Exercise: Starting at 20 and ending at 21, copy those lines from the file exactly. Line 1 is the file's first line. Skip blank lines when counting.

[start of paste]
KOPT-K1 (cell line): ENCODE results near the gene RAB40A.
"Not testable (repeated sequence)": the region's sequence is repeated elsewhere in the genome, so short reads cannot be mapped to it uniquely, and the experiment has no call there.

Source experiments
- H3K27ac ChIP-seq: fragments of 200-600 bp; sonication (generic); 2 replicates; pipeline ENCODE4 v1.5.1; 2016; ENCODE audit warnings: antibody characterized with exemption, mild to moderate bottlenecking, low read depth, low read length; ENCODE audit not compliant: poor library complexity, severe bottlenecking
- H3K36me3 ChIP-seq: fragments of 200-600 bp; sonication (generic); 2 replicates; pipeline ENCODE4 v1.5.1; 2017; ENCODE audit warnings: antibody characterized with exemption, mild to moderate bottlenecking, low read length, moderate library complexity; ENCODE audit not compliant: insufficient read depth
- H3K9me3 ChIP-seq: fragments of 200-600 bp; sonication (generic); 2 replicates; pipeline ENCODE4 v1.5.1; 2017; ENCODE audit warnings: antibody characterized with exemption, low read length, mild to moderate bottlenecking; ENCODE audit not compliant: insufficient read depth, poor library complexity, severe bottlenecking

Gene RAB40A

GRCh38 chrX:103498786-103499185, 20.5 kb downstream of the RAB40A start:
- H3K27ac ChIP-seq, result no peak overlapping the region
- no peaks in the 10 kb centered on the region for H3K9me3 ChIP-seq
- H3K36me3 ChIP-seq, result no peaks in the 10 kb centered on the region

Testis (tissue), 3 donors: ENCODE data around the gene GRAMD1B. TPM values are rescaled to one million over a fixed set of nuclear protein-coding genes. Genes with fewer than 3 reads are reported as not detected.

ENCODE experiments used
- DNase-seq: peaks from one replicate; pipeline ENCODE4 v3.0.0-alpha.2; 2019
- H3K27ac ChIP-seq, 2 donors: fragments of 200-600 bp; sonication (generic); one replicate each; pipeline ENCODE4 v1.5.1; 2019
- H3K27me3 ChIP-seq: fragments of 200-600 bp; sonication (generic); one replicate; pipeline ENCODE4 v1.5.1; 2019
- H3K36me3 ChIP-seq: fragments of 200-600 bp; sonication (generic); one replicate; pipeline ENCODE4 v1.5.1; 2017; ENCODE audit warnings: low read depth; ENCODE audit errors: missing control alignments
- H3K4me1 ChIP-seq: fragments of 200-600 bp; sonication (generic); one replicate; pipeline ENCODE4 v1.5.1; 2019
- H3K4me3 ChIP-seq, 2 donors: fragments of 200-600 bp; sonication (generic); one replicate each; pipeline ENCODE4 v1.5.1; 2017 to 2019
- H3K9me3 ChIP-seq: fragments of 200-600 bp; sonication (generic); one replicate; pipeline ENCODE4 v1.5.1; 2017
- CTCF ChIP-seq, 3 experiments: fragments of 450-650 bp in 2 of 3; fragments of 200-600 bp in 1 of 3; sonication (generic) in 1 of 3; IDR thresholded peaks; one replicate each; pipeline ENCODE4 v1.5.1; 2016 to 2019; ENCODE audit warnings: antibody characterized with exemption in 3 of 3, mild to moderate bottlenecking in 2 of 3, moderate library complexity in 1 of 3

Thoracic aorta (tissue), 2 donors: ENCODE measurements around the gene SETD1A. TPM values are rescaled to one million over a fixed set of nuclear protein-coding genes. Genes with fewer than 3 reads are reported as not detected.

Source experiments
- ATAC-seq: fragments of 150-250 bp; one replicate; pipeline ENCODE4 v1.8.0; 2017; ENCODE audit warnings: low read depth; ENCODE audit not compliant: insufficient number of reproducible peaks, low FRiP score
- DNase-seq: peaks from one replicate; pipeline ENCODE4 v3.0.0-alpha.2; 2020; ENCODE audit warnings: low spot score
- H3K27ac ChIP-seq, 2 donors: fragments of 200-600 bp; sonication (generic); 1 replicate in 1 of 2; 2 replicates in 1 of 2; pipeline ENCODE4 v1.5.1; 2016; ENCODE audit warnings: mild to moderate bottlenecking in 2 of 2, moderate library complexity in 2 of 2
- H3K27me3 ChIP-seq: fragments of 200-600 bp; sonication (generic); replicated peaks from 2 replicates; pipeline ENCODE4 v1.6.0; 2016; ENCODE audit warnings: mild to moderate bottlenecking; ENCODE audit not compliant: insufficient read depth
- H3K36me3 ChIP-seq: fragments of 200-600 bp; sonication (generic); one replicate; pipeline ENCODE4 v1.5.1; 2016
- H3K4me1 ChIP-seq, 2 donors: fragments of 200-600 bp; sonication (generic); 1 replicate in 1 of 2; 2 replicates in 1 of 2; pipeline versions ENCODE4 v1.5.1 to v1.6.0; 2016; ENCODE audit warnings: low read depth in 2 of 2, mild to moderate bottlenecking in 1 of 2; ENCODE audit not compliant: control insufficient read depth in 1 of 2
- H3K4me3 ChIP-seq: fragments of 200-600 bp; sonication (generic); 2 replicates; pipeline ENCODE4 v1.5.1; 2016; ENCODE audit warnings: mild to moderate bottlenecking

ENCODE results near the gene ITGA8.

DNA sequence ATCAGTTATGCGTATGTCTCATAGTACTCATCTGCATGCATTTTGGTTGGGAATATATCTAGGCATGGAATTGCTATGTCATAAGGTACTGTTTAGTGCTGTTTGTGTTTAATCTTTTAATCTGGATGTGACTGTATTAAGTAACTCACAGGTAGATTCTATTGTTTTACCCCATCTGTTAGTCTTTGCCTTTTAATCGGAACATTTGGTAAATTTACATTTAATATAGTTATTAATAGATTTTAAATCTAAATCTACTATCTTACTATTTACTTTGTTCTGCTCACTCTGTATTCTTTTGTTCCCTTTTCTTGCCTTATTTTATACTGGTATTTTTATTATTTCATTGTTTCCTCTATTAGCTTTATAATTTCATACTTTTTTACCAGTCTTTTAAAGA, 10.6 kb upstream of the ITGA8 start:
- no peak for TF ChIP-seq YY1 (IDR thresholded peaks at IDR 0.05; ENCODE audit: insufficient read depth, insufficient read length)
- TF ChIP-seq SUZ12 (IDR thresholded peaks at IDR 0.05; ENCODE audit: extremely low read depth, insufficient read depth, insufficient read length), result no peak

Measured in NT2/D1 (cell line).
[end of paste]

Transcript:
- H3K9me3 ChIP-seq: fragments of 200-600 bp; sonication (generic); one replicate; pipeline ENCODE4 v1.5.1; 2017
- CTCF ChIP-seq, 3 experiments: fragments of 450-650 bp in 2 of 3; fragments of 200-600 bp in 1 of 3; sonication (generic) in 1 of 3; IDR thresholded peaks; one replicate each; pipeline ENCODE4 v1.5.1; 2016 to 2019; ENCODE audit warnings: antibody characterized with exemption in 3 of 3, mild to moderate bottlenecking in 2 of 3, moderate library complexity in 1 of 3